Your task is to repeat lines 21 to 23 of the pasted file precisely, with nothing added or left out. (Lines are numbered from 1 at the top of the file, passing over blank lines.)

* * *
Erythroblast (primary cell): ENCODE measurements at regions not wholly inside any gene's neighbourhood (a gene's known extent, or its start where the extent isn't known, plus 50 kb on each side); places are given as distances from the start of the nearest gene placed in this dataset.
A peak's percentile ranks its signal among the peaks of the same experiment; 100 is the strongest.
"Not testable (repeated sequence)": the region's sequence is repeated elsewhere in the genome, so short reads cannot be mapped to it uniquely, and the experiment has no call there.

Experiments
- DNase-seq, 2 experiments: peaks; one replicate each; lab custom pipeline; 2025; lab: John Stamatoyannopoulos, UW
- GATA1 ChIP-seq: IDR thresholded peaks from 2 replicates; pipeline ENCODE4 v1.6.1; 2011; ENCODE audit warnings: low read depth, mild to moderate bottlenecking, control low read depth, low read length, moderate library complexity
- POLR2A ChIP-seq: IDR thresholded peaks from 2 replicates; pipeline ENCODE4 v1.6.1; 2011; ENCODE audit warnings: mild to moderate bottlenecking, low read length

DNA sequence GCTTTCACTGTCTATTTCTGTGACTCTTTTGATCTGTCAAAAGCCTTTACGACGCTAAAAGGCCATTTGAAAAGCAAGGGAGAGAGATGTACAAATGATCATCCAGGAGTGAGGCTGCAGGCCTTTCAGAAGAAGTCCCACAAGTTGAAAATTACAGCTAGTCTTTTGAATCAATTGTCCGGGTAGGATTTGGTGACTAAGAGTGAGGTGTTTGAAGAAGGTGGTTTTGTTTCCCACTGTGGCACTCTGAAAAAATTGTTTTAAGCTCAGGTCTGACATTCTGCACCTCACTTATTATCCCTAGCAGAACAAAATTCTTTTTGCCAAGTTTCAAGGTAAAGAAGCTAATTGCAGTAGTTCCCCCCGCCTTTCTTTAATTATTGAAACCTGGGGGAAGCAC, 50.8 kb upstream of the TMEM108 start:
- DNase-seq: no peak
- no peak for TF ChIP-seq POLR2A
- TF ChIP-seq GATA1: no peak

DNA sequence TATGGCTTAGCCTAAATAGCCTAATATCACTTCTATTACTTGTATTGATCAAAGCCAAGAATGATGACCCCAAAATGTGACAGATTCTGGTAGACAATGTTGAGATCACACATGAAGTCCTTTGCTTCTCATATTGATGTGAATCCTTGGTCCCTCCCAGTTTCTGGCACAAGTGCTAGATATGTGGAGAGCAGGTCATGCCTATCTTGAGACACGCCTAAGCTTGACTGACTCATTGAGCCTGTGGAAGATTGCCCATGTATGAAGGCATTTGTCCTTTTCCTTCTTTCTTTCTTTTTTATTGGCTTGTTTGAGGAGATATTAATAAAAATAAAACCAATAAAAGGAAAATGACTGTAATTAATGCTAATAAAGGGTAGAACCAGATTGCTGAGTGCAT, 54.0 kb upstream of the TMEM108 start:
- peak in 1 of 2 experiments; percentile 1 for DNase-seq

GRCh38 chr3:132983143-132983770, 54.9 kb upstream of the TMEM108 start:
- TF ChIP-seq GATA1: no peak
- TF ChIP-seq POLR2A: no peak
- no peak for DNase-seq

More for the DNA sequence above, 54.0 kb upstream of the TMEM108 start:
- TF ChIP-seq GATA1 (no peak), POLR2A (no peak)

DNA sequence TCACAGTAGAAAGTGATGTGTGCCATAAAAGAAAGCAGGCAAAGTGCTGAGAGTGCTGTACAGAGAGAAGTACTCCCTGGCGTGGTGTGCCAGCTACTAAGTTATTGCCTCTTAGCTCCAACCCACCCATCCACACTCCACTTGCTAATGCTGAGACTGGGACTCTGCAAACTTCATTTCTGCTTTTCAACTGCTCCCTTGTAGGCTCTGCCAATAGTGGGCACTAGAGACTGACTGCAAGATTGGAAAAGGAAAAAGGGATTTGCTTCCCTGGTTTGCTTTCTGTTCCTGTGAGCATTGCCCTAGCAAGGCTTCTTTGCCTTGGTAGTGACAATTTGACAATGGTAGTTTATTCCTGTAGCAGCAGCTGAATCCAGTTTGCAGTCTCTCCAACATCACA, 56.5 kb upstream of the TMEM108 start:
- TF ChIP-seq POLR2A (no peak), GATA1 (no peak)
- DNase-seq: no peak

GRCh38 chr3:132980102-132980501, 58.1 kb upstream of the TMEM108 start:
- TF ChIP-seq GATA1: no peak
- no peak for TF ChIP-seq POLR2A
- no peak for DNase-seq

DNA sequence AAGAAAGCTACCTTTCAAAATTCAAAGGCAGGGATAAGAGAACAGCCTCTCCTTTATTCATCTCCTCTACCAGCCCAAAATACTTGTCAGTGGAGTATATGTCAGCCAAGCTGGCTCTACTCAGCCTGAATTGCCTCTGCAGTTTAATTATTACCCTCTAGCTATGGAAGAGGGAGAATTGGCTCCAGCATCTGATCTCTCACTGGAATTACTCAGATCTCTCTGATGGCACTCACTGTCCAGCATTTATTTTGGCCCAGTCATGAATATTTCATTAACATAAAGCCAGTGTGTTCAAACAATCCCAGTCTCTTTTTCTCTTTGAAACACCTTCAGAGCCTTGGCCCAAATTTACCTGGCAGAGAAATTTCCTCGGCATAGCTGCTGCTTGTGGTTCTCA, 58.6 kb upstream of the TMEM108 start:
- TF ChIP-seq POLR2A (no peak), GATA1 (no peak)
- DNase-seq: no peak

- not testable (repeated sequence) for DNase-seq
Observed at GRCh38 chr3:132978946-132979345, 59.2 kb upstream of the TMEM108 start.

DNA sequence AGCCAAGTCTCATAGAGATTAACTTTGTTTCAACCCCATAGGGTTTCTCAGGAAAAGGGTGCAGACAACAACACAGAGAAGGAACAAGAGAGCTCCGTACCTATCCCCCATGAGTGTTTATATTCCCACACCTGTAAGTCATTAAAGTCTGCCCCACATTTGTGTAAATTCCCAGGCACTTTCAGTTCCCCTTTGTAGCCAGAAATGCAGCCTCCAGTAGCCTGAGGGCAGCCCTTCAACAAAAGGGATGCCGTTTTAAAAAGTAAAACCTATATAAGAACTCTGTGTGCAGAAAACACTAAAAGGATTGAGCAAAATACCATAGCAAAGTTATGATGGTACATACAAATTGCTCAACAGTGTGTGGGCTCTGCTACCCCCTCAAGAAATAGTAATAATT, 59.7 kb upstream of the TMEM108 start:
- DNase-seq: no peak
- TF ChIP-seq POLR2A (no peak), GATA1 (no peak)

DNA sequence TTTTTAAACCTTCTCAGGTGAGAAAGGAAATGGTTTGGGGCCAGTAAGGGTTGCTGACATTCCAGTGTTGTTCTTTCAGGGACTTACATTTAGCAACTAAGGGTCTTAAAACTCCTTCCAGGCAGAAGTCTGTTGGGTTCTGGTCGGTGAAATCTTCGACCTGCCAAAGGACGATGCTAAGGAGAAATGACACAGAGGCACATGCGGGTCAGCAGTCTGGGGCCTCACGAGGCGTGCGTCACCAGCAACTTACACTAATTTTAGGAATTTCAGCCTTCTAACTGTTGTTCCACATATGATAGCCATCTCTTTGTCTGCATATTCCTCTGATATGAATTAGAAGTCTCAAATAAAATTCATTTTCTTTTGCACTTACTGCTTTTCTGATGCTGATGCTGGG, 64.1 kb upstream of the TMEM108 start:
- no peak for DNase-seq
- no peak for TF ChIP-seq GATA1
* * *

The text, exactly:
- TF ChIP-seq POLR2A (no peak), GATA1 (no peak)
- DNase-seq: no peak

GRCh38 chr3:132980102-132980501, 58.1 kb upstream of the TMEM108 start: